Barack Obama may no longer be the nation’s president, but his memory will live on in the streets of Los Angeles — especially on his forthcoming namesake boulevard.
Late on Tuesday evening, L.A. mayor Eric Garcetti announced that one of the city’s roads would be renamed in Obama’s honor.
“It’s official: our City Council has voted to rename Rodeo Road to Obama Boulevard!” he wrote on Twitter.
“We’re thrilled that Angeleons and visitors will forever be reminded of the legacy of President @BarackObama while traveling across L.A,” he added alongside a smiling photo of the 43rd president of the United States.
Members of the city council unanimously approved the renaming of the 3.5-mile road on Tuesday, according to ABC 11.
Despite its similar name, CBS News reported that Rodeo Road has no connection to Rodeo Drive, which is in Beverly Hills. Instead, the road is located in a predominantly African-American residential area that is close to Rancho Cienga Park, where Obama held a campaign rally ahead of his historic election, according to USA Today.
Obama Boulevard will also be part of an area commonly called “president’s row,” which refers to a group of streets named after former U.S. presidents George Washington, John Adams and Thomas Jefferson, according to the LA Daily News.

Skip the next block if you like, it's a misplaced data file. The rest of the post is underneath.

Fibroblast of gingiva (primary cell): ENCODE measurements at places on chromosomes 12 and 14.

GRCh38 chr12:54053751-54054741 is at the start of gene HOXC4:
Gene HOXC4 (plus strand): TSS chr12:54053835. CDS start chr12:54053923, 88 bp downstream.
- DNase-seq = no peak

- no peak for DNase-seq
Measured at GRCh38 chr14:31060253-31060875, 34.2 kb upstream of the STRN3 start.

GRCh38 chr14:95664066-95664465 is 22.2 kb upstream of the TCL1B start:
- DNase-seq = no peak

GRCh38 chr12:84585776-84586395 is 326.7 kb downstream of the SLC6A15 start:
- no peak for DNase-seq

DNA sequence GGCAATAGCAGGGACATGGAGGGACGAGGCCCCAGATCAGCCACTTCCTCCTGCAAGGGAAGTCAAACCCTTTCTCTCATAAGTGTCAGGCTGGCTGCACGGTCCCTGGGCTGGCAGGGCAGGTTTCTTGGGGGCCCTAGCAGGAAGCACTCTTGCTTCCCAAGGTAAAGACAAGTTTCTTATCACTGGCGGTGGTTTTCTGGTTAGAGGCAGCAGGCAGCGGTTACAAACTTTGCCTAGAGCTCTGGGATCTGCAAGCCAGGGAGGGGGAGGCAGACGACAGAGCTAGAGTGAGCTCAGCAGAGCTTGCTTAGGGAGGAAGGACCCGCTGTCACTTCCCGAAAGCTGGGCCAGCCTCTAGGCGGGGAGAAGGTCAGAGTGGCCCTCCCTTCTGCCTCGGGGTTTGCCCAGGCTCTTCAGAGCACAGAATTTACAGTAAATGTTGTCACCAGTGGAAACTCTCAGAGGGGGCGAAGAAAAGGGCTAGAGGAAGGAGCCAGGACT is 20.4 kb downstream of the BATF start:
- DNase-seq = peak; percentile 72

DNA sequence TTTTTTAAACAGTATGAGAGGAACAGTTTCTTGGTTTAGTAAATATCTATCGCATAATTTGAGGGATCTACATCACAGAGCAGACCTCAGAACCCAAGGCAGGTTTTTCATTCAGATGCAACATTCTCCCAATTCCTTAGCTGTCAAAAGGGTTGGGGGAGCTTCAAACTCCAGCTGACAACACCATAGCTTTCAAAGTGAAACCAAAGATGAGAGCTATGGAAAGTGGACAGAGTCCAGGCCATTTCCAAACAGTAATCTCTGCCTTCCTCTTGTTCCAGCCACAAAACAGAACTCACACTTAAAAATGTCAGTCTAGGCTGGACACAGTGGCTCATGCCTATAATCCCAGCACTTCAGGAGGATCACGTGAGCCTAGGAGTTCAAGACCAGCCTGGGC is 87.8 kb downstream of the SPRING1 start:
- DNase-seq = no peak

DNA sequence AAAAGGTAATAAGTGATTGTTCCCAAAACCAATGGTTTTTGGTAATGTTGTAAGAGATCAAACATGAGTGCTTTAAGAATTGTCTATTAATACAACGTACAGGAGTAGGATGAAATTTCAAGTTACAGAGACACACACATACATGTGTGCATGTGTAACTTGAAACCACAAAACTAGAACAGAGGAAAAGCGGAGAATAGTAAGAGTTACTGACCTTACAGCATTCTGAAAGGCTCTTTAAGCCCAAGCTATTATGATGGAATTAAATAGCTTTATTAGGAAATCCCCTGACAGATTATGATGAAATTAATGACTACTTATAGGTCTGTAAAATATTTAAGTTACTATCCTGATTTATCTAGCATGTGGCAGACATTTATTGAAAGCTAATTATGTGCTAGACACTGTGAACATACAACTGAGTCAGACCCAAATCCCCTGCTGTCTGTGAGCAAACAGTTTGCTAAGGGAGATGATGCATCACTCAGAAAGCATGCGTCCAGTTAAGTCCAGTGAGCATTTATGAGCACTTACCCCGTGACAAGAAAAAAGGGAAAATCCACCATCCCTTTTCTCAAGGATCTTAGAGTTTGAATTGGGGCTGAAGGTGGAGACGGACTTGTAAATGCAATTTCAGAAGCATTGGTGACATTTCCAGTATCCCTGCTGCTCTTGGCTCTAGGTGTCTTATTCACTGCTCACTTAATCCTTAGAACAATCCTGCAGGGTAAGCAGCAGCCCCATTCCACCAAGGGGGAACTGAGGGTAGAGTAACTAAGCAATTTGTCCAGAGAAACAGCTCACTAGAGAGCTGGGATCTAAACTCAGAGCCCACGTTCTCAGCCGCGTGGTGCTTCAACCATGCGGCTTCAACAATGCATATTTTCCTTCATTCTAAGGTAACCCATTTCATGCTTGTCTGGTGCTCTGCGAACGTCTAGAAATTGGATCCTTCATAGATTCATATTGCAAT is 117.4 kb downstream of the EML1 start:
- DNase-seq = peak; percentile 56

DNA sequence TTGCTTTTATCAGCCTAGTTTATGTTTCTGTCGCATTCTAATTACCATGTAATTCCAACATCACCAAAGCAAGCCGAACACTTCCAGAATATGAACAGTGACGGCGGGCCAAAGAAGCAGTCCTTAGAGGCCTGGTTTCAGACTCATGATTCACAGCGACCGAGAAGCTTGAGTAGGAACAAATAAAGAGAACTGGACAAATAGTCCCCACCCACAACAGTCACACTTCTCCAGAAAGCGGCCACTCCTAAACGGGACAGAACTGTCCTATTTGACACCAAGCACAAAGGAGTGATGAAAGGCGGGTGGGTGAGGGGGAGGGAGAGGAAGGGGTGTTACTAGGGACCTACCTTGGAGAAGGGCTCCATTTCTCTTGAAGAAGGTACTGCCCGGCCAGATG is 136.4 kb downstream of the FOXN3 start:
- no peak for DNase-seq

The president has yet to comment on the news.
The day on which the announcement was made also holds special significance — both for Obama, and the civil rights movement.
In a series of Tweets, L.A. City Councilman Herb Wesson — who first proposed renaming the road in Obama’s honor over a year ago — pointed out that Tuesday marked the anniversary of the day Obama “became the first African-American presidential nominee from a major political party” in 2008.
Wesson also wrote that the announcement coincided with the anniversary of Martin Luther King Jr.’s “I Have a Dream” speech.
This isn’t the first stretch of road in California that’s been named after Obama. The state previously unanimously voted to rename a portion of the 134 freeway after the former president, according to The Hill.